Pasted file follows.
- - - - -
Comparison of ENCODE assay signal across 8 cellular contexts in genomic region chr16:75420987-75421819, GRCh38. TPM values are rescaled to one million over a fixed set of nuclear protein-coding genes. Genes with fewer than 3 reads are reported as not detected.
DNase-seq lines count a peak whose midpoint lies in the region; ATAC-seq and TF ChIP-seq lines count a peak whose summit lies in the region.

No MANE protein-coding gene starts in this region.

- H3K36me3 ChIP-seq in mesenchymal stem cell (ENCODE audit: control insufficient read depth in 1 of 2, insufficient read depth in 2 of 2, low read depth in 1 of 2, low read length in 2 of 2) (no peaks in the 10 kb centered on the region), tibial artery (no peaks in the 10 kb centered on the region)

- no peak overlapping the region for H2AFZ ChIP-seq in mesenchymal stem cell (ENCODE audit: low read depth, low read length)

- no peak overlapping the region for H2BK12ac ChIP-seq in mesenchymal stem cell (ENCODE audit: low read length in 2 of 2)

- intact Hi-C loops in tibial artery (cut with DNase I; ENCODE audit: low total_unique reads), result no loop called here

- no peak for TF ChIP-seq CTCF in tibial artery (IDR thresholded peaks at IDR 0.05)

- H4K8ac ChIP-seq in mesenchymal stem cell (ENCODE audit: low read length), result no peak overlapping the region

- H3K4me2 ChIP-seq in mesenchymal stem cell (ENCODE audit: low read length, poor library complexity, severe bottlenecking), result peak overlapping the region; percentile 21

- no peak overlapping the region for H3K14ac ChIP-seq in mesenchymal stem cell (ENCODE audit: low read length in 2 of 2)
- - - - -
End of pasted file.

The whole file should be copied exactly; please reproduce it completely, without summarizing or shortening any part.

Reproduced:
Comparison of ENCODE assay signal across 8 cellular contexts in genomic region chr16:75420987-75421819, GRCh38. TPM values are rescaled to one million over a fixed set of nuclear protein-coding genes. Genes with fewer than 3 reads are reported as not detected.
DNase-seq lines count a peak whose midpoint lies in the region; ATAC-seq and TF ChIP-seq lines count a peak whose summit lies in the region.

No MANE protein-coding gene starts in this region.

- H3K36me3 ChIP-seq in mesenchymal stem cell (ENCODE audit: control insufficient read depth in 1 of 2, insufficient read depth in 2 of 2, low read depth in 1 of 2, low read length in 2 of 2) (no peaks in the 10 kb centered on the region), tibial artery (no peaks in the 10 kb centered on the region)

- no peak overlapping the region for H2AFZ ChIP-seq in mesenchymal stem cell (ENCODE audit: low read depth, low read length)

- no peak overlapping the region for H2BK12ac ChIP-seq in mesenchymal stem cell (ENCODE audit: low read length in 2 of 2)

- intact Hi-C loops in tibial artery (cut with DNase I; ENCODE audit: low total_unique reads), result no loop called here

- no peak for TF ChIP-seq CTCF in tibial artery (IDR thresholded peaks at IDR 0.05)

- H4K8ac ChIP-seq in mesenchymal stem cell (ENCODE audit: low read length), result no peak overlapping the region

- H3K4me2 ChIP-seq in mesenchymal stem cell (ENCODE audit: low read length, poor library complexity, severe bottlenecking), result peak overlapping the region; percentile 21

- no peak overlapping the region for H3K14ac ChIP-seq in mesenchymal stem cell (ENCODE audit: low read length in 2 of 2)